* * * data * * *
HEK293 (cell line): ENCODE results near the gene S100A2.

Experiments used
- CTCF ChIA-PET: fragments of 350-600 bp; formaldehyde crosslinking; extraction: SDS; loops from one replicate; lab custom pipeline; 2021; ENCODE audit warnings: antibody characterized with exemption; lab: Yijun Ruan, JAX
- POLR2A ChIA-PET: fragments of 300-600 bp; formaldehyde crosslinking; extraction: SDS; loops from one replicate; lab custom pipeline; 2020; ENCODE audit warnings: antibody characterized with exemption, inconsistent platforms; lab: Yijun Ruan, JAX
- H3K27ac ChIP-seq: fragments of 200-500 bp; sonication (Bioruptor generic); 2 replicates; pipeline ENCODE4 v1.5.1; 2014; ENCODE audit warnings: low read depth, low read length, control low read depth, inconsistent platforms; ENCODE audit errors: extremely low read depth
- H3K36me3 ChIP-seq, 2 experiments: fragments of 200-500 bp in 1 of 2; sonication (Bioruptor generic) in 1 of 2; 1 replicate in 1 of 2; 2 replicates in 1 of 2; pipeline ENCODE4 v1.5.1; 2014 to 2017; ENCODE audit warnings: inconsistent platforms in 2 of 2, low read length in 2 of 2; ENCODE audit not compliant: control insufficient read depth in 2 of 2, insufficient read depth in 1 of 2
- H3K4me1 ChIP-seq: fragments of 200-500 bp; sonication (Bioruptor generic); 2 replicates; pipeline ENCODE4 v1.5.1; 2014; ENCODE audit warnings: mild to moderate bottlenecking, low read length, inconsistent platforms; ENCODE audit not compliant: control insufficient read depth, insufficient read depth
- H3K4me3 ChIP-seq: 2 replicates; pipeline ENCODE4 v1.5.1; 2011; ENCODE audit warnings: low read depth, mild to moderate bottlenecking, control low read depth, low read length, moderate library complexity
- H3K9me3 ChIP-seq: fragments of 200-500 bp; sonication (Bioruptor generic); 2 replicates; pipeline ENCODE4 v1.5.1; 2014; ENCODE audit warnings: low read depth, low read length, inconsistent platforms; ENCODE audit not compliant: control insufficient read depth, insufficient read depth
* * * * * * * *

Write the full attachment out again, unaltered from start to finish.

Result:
HEK293 (cell line): ENCODE results near the gene S100A2.

Experiments used
- CTCF ChIA-PET: fragments of 350-600 bp; formaldehyde crosslinking; extraction: SDS; loops from one replicate; lab custom pipeline; 2021; ENCODE audit warnings: antibody characterized with exemption; lab: Yijun Ruan, JAX
- POLR2A ChIA-PET: fragments of 300-600 bp; formaldehyde crosslinking; extraction: SDS; loops from one replicate; lab custom pipeline; 2020; ENCODE audit warnings: antibody characterized with exemption, inconsistent platforms; lab: Yijun Ruan, JAX
- H3K27ac ChIP-seq: fragments of 200-500 bp; sonication (Bioruptor generic); 2 replicates; pipeline ENCODE4 v1.5.1; 2014; ENCODE audit warnings: low read depth, low read length, control low read depth, inconsistent platforms; ENCODE audit errors: extremely low read depth
- H3K36me3 ChIP-seq, 2 experiments: fragments of 200-500 bp in 1 of 2; sonication (Bioruptor generic) in 1 of 2; 1 replicate in 1 of 2; 2 replicates in 1 of 2; pipeline ENCODE4 v1.5.1; 2014 to 2017; ENCODE audit warnings: inconsistent platforms in 2 of 2, low read length in 2 of 2; ENCODE audit not compliant: control insufficient read depth in 2 of 2, insufficient read depth in 1 of 2
- H3K4me1 ChIP-seq: fragments of 200-500 bp; sonication (Bioruptor generic); 2 replicates; pipeline ENCODE4 v1.5.1; 2014; ENCODE audit warnings: mild to moderate bottlenecking, low read length, inconsistent platforms; ENCODE audit not compliant: control insufficient read depth, insufficient read depth
- H3K4me3 ChIP-seq: 2 replicates; pipeline ENCODE4 v1.5.1; 2011; ENCODE audit warnings: low read depth, mild to moderate bottlenecking, control low read depth, low read length, moderate library complexity
- H3K9me3 ChIP-seq: fragments of 200-500 bp; sonication (Bioruptor generic); 2 replicates; pipeline ENCODE4 v1.5.1; 2014; ENCODE audit warnings: low read depth, low read length, inconsistent platforms; ENCODE audit not compliant: control insufficient read depth, insufficient read depth